This is a toss-up between Dawn from Joseph Michael Linsner’s same-titled series (I do love me a goddess of life and protector of witches), Rainmaker from the Gen13 series (bisexual woman of color in comics, hello), and honestly? Bulma from the Dragon Ball series. She’s a frickin’ technological genius who could out-build Tony Stark in a cave any day of the week, if I do say so myself. Plus, she landed herself a prince husband and their relationship is one of my favorite relationship tropes in fiction. Give me sarcastic, bombastic couples who argue and fuss but would drop-kick you in the throat if you dared mess with their bae!
Do you think people expect a certain type of art from you since you are female?
I think there’s definitely a type of aesthetic that people expect from me, and I’m not sure if it’s because I’m a woman or if it’s because… well, I come off as very bubbly, goofy, and weird, and that’s not always how my art is. People expect silly cartoons, and suddenly they get a four-page dream comic where I’m ripping bloody vines out of my own body.They don’t expect that from me, ya know? On one hand, I enjoy that because I like proving people wrong. I like that “booyah” moment that comes with accomplishing something people thought you couldn’t do. On the other hand, it’s incredibly annoying because I hate being underestimated and not being given the opportunity to challenge myself.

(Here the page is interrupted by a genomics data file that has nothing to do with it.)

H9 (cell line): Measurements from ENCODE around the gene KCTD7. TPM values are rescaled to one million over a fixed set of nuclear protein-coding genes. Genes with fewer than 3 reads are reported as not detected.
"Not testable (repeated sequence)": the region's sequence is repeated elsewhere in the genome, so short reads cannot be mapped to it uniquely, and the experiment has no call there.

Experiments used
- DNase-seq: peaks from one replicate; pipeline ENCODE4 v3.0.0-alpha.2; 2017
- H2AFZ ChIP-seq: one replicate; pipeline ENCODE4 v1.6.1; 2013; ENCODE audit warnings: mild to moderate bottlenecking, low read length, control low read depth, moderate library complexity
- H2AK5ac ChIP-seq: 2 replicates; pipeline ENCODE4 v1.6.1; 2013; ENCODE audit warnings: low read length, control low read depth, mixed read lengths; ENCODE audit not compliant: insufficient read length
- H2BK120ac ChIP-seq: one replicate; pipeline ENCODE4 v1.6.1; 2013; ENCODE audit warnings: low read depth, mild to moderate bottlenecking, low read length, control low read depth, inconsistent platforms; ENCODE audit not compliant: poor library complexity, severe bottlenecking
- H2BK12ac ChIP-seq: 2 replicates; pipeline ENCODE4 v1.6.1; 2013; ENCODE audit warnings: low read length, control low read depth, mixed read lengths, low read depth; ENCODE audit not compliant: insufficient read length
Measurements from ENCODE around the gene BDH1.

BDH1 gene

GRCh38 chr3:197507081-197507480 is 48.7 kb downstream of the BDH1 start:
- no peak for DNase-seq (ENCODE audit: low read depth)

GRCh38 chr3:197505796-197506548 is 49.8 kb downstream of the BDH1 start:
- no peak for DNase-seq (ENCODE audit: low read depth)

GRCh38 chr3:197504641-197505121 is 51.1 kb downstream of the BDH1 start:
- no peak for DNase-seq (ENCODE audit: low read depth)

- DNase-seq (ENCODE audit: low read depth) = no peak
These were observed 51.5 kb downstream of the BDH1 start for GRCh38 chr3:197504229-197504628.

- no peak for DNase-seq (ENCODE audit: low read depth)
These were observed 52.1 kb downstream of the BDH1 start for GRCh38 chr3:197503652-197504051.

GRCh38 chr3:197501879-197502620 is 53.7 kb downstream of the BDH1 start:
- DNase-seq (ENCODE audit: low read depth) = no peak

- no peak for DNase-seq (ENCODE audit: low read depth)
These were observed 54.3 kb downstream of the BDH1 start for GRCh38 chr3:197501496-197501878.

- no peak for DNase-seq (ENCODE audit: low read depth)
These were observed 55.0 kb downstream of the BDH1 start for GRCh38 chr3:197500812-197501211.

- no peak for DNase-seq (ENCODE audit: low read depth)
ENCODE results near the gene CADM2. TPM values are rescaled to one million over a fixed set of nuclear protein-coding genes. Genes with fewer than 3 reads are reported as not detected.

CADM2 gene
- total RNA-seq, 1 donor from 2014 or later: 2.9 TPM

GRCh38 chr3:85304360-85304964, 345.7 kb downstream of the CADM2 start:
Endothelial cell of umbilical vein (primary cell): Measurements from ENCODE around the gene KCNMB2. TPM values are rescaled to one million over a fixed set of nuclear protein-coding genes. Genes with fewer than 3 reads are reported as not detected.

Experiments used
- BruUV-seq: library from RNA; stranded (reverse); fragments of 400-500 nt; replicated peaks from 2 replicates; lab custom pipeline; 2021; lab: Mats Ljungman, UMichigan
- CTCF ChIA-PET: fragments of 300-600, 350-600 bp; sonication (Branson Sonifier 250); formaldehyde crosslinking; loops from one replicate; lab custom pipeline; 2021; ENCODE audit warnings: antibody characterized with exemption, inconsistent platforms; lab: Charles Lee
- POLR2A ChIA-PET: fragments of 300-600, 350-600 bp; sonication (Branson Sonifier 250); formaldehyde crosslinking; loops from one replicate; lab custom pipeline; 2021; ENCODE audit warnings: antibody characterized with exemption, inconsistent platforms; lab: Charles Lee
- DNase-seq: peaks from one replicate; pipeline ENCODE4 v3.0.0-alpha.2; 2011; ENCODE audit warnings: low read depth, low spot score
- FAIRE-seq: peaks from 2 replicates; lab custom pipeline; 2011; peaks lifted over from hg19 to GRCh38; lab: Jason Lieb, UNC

How often do you go to comic book conventions? Do you enjoy conventions?
Not as often as I’d like to, honestly. I usually go to the local ones or ones in my area (so Orlando or Tampa) every now and then. The last few cons I’ve been to I tabled at and it’s a lot of fun to get to meet people, but it gets exhausting. The best part about tabling is getting to meet other artists. It’s a different world on the other side of the artist alley table, but sometimes I would rather just wander the convention and explore on my own.